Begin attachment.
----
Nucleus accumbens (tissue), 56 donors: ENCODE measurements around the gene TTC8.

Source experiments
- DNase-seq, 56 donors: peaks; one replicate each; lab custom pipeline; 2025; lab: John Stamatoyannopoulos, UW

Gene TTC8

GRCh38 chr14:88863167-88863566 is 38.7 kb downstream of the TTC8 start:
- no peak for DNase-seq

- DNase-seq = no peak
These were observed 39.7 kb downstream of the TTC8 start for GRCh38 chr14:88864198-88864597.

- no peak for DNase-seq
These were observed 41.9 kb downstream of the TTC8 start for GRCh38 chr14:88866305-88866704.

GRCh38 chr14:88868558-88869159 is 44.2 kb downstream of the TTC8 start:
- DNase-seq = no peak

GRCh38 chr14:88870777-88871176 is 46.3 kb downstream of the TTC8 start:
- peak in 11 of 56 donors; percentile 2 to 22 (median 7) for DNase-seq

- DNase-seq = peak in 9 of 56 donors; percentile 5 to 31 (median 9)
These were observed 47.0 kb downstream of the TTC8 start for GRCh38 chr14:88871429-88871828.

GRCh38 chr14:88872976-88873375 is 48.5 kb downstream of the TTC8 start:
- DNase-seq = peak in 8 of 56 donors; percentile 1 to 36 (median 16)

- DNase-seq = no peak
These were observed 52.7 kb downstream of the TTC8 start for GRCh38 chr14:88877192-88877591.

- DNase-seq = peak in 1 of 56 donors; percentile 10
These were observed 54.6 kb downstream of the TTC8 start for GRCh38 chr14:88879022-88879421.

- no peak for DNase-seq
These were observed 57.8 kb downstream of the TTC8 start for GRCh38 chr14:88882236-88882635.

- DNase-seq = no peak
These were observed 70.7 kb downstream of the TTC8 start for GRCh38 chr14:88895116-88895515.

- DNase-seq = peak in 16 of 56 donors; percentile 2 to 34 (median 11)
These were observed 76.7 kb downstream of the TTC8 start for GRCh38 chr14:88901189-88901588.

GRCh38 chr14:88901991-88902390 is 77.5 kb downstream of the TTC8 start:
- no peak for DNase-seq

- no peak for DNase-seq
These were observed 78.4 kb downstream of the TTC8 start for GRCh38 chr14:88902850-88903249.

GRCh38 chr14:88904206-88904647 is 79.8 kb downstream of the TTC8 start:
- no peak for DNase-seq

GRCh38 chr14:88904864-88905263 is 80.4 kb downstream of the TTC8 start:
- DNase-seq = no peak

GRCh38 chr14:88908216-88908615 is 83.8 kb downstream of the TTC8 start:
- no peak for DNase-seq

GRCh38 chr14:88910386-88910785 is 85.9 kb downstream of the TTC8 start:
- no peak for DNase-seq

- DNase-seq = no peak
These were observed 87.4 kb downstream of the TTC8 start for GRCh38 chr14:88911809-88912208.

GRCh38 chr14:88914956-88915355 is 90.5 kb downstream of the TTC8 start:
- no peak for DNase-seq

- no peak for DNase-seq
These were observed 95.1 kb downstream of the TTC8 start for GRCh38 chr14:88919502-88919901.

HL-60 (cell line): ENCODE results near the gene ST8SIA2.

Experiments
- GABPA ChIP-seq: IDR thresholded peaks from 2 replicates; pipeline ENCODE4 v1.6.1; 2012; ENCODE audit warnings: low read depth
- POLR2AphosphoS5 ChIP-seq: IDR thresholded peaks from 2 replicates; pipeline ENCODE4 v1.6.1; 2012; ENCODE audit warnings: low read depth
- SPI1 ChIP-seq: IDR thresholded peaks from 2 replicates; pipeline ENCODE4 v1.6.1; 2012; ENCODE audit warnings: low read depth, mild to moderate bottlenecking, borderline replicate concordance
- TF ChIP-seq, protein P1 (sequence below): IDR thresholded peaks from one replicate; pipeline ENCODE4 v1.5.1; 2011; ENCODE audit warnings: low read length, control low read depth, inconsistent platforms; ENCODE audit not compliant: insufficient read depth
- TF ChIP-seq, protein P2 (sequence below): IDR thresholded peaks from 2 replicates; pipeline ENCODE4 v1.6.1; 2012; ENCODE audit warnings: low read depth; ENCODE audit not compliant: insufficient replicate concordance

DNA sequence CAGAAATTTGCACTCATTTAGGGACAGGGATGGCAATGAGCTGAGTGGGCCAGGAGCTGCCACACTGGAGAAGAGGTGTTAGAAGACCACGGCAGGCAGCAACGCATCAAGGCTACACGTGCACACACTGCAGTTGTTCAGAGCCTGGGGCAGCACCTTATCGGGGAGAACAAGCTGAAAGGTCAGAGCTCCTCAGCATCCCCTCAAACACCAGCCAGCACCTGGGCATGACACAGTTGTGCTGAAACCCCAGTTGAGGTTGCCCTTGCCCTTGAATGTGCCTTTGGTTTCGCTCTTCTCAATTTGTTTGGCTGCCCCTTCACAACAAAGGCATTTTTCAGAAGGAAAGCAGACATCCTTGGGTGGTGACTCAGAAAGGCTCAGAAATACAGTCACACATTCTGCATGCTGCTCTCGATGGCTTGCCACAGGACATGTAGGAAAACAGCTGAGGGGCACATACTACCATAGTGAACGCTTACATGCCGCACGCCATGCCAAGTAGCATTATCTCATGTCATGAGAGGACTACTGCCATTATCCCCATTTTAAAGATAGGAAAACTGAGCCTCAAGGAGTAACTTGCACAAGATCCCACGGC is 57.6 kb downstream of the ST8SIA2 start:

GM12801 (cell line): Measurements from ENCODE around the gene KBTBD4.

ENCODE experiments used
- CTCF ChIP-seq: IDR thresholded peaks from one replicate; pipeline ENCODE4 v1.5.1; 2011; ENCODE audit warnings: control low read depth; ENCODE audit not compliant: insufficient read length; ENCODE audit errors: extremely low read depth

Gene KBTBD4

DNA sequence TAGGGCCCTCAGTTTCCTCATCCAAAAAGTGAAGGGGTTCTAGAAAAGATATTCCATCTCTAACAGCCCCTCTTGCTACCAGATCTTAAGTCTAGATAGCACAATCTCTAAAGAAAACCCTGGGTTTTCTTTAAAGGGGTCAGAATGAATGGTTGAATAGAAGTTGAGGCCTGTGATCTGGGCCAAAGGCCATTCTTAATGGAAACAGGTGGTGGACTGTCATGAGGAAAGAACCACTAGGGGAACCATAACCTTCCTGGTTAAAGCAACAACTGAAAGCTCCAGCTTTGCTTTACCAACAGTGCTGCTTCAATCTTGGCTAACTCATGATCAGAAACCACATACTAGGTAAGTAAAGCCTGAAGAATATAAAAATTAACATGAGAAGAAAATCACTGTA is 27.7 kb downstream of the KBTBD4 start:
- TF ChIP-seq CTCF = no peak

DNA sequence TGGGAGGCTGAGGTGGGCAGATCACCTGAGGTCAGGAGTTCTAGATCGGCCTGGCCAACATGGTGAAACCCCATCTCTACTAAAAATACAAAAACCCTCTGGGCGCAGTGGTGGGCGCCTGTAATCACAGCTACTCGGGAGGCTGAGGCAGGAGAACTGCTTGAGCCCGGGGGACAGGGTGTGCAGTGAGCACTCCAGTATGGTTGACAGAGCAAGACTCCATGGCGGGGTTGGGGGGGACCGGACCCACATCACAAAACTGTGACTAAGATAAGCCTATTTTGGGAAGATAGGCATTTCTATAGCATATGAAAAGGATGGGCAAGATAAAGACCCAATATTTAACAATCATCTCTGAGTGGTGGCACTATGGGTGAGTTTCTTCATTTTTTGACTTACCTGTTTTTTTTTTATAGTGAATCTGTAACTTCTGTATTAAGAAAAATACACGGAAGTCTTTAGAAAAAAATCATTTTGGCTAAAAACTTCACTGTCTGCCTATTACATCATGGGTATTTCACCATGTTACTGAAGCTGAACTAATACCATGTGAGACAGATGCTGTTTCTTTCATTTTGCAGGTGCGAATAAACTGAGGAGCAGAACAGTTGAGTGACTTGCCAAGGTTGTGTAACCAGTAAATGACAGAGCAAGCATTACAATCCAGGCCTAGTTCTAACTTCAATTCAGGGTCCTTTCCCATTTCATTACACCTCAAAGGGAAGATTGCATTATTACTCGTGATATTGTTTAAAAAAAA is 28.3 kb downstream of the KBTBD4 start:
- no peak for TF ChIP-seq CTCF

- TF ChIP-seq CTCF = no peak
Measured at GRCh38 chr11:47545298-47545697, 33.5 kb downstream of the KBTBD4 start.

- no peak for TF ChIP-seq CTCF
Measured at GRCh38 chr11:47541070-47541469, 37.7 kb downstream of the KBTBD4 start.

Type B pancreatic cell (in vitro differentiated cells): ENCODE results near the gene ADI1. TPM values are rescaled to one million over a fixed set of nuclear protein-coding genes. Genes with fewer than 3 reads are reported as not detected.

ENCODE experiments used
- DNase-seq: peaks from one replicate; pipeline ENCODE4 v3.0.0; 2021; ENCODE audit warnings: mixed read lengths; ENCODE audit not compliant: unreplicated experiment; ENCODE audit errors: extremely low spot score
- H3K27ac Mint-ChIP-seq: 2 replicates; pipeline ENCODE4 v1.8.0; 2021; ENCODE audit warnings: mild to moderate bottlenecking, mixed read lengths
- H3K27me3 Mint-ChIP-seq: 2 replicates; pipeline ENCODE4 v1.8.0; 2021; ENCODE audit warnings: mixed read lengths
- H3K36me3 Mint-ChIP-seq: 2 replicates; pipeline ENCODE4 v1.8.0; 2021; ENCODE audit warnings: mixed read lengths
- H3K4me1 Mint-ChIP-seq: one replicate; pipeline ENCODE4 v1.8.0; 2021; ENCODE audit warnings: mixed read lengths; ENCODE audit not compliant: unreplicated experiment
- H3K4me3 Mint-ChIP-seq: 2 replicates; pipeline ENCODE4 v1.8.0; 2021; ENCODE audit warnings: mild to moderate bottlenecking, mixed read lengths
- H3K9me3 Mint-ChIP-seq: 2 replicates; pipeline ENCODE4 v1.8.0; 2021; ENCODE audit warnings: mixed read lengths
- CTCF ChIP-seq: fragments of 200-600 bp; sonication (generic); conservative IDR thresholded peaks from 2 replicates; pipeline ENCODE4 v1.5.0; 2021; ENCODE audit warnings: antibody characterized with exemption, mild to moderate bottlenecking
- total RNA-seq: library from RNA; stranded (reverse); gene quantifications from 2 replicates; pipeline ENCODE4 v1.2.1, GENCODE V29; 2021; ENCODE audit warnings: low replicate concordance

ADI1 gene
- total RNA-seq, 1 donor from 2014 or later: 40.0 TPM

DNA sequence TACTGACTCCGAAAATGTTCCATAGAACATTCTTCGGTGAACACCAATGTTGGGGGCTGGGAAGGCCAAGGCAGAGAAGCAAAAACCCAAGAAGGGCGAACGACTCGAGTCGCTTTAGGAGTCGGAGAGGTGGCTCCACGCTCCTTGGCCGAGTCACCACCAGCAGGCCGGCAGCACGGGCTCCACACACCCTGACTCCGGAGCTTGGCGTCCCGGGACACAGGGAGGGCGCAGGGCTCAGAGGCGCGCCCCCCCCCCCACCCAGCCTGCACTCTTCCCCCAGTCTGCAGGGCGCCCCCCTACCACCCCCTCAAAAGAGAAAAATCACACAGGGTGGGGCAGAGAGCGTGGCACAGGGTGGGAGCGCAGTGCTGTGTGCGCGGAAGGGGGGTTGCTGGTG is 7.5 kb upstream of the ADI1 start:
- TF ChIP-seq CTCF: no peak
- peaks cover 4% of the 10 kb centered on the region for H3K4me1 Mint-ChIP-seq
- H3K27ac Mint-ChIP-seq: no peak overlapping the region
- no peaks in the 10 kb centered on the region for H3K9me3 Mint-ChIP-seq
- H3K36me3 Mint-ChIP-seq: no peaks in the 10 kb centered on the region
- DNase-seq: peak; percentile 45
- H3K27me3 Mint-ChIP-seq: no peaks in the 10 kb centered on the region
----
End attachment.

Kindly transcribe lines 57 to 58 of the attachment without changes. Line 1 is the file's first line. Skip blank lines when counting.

- CTCF ChIP-seq: IDR thresholded peaks from one replicate; pipeline ENCODE4 v1.5.1; 2011; ENCODE audit warnings: control low read depth; ENCODE audit not compliant: insufficient read length; ENCODE audit errors: extremely low read depth

Gene KBTBD4